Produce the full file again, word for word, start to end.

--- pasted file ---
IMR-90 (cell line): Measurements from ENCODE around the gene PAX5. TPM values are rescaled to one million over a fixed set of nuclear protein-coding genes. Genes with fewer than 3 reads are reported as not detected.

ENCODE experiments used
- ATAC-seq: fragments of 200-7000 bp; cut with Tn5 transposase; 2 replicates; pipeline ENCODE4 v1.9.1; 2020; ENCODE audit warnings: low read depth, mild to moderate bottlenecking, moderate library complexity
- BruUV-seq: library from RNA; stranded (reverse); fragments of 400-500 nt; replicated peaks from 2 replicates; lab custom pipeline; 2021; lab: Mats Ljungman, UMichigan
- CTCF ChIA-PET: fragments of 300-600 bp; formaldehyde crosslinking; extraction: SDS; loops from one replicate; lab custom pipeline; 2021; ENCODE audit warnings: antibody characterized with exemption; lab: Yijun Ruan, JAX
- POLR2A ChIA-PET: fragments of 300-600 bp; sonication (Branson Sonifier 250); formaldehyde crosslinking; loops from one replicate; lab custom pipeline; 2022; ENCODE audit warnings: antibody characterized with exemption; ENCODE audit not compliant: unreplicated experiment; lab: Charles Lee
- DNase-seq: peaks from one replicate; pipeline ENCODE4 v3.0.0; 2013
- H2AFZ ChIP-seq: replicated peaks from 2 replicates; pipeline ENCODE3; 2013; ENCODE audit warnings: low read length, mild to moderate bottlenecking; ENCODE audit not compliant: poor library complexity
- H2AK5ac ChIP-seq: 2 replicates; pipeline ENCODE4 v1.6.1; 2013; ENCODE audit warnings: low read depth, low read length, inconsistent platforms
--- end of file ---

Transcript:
IMR-90 (cell line): Measurements from ENCODE around the gene PAX5. TPM values are rescaled to one million over a fixed set of nuclear protein-coding genes. Genes with fewer than 3 reads are reported as not detected.

ENCODE experiments used
- ATAC-seq: fragments of 200-7000 bp; cut with Tn5 transposase; 2 replicates; pipeline ENCODE4 v1.9.1; 2020; ENCODE audit warnings: low read depth, mild to moderate bottlenecking, moderate library complexity
- BruUV-seq: library from RNA; stranded (reverse); fragments of 400-500 nt; replicated peaks from 2 replicates; lab custom pipeline; 2021; lab: Mats Ljungman, UMichigan
- CTCF ChIA-PET: fragments of 300-600 bp; formaldehyde crosslinking; extraction: SDS; loops from one replicate; lab custom pipeline; 2021; ENCODE audit warnings: antibody characterized with exemption; lab: Yijun Ruan, JAX
- POLR2A ChIA-PET: fragments of 300-600 bp; sonication (Branson Sonifier 250); formaldehyde crosslinking; loops from one replicate; lab custom pipeline; 2022; ENCODE audit warnings: antibody characterized with exemption; ENCODE audit not compliant: unreplicated experiment; lab: Charles Lee
- DNase-seq: peaks from one replicate; pipeline ENCODE4 v3.0.0; 2013
- H2AFZ ChIP-seq: replicated peaks from 2 replicates; pipeline ENCODE3; 2013; ENCODE audit warnings: low read length, mild to moderate bottlenecking; ENCODE audit not compliant: poor library complexity
- H2AK5ac ChIP-seq: 2 replicates; pipeline ENCODE4 v1.6.1; 2013; ENCODE audit warnings: low read depth, low read length, inconsistent platforms